|Title||Usefulness of amino acid composition to discriminate between honeydew and floral honeys. Application to honeys from a small geographic area.|
|Publication Type||Journal Article|
|Year of Publication||2004|
|Authors||Iglesias, MTeresa, De Lorenzo, C, Polo, MDel Carmen, Martin-Alvarez, PJesus, Pueyo, E|
|Journal||Journal of agricultural and food chemistry|
|Keywords||Amino Acids, Analysis, Chemical Phenomena, Chemistry, classification, Cucumis, Flowers, Glutamic Acid, honey, Physical, Spain, Tryptophan|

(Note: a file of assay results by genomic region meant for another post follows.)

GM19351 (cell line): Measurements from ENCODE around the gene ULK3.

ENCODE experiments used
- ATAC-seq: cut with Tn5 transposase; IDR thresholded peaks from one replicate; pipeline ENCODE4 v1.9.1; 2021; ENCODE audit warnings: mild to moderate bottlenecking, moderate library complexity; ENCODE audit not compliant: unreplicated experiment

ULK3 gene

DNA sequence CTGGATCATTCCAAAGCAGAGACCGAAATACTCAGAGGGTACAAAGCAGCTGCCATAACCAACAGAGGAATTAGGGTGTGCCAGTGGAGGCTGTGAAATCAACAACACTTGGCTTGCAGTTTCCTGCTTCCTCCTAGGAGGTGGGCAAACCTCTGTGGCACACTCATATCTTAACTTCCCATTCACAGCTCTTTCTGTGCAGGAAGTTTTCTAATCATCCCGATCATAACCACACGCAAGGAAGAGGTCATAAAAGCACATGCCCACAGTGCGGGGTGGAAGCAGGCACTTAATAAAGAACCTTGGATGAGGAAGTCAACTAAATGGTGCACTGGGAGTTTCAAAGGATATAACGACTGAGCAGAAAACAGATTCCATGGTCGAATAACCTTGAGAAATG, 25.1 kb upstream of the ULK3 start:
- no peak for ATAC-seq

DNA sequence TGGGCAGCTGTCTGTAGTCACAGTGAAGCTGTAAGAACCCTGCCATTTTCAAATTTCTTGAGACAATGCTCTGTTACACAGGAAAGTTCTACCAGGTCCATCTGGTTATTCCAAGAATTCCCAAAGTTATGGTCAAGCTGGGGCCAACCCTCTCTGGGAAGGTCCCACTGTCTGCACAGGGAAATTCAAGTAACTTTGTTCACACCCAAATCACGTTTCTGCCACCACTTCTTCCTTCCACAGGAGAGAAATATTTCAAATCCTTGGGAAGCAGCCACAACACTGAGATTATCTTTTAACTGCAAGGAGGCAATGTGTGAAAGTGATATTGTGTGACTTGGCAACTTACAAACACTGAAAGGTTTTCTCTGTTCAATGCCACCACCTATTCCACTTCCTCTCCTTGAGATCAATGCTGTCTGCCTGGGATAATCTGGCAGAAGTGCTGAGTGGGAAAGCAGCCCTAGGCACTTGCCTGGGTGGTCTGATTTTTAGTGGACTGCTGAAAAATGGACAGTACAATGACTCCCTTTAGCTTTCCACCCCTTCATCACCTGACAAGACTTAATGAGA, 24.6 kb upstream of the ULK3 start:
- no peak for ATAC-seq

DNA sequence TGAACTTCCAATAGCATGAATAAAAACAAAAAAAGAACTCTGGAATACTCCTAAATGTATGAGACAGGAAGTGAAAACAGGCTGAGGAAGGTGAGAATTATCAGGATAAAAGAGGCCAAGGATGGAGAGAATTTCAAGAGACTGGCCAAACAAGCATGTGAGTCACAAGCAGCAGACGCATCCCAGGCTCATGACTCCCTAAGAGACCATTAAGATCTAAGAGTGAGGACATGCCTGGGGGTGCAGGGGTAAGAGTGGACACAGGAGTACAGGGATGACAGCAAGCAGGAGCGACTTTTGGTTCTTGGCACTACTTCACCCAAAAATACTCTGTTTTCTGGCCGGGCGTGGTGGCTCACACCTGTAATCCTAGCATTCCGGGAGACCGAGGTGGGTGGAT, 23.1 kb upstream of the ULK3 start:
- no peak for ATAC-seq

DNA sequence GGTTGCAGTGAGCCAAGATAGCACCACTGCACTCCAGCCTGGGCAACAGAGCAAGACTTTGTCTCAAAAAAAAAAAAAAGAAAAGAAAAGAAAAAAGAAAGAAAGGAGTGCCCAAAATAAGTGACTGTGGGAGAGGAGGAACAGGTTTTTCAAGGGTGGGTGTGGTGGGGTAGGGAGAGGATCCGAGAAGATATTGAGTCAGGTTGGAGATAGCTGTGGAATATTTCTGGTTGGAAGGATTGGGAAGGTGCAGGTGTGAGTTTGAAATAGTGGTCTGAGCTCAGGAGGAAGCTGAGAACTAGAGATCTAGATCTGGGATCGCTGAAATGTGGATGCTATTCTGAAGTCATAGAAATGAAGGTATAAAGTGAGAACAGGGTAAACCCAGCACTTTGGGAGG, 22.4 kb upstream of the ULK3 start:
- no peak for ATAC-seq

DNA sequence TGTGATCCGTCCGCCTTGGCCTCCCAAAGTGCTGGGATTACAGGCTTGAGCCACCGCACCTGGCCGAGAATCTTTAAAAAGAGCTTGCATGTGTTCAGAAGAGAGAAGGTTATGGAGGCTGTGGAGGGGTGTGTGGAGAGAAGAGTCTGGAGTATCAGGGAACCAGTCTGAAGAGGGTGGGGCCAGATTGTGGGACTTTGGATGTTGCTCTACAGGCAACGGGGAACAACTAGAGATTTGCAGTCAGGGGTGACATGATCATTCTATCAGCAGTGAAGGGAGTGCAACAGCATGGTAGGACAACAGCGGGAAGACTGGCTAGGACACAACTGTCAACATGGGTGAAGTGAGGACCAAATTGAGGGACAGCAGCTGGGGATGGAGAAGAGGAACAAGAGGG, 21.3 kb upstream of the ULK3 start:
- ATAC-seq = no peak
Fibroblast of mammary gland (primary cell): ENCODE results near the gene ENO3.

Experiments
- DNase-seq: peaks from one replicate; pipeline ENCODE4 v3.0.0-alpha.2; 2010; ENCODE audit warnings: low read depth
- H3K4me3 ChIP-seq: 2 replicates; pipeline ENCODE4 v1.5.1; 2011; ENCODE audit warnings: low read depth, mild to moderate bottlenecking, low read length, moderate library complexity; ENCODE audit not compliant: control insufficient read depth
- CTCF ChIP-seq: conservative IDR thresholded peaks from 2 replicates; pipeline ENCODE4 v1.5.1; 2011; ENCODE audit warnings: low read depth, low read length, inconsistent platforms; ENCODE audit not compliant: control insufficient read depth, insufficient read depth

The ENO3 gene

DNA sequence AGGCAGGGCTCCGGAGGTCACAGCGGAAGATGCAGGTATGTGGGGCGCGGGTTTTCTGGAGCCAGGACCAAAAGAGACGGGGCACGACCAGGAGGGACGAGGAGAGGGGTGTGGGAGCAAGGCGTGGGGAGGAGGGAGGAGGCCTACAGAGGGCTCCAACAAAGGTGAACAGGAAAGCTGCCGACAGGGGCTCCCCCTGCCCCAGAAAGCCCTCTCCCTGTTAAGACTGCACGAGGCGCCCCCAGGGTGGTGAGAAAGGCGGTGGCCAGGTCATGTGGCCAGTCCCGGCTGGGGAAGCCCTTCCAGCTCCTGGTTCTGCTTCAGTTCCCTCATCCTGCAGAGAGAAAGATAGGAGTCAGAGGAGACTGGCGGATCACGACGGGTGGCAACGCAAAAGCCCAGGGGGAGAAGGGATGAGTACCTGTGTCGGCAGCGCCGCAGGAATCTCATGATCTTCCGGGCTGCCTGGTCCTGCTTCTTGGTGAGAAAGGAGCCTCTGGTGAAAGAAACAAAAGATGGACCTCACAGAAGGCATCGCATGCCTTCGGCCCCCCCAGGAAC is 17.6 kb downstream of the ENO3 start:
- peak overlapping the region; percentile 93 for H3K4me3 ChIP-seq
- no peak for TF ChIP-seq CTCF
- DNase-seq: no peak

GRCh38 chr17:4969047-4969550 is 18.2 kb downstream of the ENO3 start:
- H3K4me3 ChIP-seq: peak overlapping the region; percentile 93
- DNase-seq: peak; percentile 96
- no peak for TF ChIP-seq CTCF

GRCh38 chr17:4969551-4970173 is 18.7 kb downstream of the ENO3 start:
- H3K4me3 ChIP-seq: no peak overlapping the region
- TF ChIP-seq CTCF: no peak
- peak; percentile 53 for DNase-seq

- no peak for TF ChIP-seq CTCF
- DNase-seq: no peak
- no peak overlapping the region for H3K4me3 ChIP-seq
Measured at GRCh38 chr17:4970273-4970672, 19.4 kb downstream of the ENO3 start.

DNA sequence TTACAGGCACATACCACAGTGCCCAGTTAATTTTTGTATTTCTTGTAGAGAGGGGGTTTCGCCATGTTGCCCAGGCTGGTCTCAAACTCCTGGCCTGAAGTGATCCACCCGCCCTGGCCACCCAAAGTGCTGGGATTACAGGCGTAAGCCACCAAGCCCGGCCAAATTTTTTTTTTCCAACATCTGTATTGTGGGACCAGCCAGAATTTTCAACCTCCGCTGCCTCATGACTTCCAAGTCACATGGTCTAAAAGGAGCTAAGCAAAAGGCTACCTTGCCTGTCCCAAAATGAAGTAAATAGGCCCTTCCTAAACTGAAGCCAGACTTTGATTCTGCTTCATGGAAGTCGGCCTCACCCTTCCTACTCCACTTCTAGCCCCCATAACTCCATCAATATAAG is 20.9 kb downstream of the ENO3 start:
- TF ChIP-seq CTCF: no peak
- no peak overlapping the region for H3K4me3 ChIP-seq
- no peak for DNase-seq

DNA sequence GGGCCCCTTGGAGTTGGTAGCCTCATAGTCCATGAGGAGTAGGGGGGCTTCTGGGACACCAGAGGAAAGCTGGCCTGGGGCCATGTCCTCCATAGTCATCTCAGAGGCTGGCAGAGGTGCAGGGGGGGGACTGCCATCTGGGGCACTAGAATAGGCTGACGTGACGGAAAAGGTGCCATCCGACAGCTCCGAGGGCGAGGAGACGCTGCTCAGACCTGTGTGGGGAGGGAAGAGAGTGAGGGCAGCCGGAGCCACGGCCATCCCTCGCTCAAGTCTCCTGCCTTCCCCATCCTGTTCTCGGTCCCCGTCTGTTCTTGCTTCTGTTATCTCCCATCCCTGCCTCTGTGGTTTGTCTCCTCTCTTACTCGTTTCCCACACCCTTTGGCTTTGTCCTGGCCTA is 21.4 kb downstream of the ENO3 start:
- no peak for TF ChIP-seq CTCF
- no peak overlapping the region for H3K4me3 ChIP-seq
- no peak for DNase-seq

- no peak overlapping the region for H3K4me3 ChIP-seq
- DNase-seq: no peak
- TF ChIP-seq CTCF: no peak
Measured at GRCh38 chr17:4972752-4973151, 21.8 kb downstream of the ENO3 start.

With the aim of finding methods that could constitute a solid alternative to melissopalynological and physicochemical analyses to determine the botanical origin (floral or honeydew) of honeys, the free amino acid content of 46 honey samples has been determined. The honeys were collected in a small geographic area of approximately 2000 km(2) in central Spain. Twenty-seven honey samples were classified as floral and 19 as honeydew according to their palynological and physicochemical analyses. The resulting data have been subjected to different multivariant analysis techniques. One hundred percent of honey samples have been correctly classified into either the floral or the honeydew groups, according to their content in glutamic acid and tryptophan. It is concluded that free amino acids are good indicators of the botanical origin of honeys, saving time compared with more tedious analyses.